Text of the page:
During 2003 we will celebrate the 300th birthday of John Wesley, who lived through nearly the entire eighteenth century (1703-1791). Many call Wesley the founder of modern day Pentecostalism. It is true that he emphasized, and experienced similar emotional outpourings of Grace; however, Wesley also formulated a theological attitude that I personally feel is the very pinnacle of Christian Theology. We Methodists believe and experience both the Baptism with water for the symbolic washing away of sin through Repentance, and we also believe and experience the Spirit's Baptism of Fire for cleansing and empowerment. Indeed, most modern day Pentecostalism, or charismatic theology, is taken right out of the heart of Wesley.
You know the familiar story of John Wesley who found himself as a halfhearted, "nominally Christian" priest of the state Church of England. He was in a similar situation to the believers at Ephesus who had never heard of the Baptism of the Holy Spirit. Yet, he knew, as a part time professor of New Testament at Christ College, Oxford, that there had to be more. He just did not know how to appropriate more of God's Spirit. The Baptism of the Holy Spirit was unheard of in England three-hundred years ago: Much like Ephesus in the first century.
Professor Wesley's natural tendency was to seek the Spirit by studying more and praying more and doing more good works. All of that was good and set him on the path for rediscovery and revival. His small group of fellow seekers, including his dear younger brother, Charles, and George Whitefield, were given the barb name by fellow students, "The Bible Moths," and "The Holy Club," and later, a bunch of pietistical "Method-ists." But still, they admittedly did not feel any closer to God.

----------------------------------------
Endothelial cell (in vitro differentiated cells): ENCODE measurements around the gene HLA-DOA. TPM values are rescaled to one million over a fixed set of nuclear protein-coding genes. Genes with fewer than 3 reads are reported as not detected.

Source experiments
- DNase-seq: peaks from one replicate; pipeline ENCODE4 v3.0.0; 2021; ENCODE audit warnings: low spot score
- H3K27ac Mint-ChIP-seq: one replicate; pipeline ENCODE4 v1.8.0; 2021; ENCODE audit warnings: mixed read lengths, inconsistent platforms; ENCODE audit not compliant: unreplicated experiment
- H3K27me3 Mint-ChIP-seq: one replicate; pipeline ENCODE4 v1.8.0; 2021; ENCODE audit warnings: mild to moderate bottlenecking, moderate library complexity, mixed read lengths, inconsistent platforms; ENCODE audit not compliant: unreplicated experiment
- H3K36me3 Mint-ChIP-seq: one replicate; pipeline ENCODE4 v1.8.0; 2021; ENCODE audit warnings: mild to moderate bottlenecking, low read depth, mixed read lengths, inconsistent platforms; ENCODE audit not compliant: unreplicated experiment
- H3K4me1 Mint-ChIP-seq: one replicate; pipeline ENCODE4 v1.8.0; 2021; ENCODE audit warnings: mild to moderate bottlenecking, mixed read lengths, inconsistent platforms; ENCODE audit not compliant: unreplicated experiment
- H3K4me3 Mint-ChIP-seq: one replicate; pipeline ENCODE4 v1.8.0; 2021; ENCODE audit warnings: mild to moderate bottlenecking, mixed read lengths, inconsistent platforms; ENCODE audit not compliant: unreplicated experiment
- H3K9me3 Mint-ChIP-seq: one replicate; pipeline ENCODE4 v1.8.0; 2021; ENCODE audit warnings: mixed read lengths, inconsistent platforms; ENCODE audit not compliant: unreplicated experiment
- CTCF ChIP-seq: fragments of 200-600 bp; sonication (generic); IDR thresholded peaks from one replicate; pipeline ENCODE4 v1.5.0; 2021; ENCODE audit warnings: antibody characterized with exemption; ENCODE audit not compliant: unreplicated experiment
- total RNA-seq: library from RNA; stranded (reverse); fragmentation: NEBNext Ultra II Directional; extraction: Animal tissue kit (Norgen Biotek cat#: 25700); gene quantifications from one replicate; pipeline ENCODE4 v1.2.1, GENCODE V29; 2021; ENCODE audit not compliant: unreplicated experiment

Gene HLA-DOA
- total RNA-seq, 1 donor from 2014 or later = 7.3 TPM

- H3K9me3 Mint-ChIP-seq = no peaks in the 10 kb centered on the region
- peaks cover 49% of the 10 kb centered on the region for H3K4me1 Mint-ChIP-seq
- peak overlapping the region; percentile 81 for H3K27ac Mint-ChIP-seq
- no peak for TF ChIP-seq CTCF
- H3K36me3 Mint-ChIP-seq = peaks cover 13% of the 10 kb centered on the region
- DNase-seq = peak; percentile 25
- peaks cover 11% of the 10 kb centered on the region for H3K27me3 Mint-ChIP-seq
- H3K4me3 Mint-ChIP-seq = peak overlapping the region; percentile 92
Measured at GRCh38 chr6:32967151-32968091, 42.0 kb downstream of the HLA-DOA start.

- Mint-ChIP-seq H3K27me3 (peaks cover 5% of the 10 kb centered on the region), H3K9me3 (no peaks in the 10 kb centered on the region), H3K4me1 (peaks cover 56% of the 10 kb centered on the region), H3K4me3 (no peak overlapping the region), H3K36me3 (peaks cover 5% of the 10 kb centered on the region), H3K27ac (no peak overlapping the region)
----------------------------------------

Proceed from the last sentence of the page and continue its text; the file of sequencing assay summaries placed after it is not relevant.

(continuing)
You know the story of Wesley's big adventure as a missionary to the wild untamed Colony of Georgia. Many of us have retraced his footprints from Savannah, to the Marshes of Glynn. Yet, being spiritually empty himself he had little to offer to the Native Americans and to the uncouth English colonists. He sailed back to England a failure, but he had met a group of German Pietists who seemed to have a spiritual assurance, peace, and inner power that he desired. He continued to meet with them back in London until his famous "Aldersgate Experience." The Spirit came alive in his life and he finally knew God in a personal way. And soon England began to know and then the new American nation and now the whole world.
But do we know God in that same way. Just because we are Methodists, one can't assume that we do. We have our share of "in name only" folks to whom the Holy Spirit is still unknown. The Good News is that we can come into the experience of having the Spirit in our lives, just as did the "in name only" Ephesian Christians. Note how they responded. "When Paul had laid his hands on them, the Holy Spirit came upon them" (v.6)
Today can be your day to experience the unheard of Spirit of God!
a sermon synopsis
by C. Robert Allred, Th.D., Pastor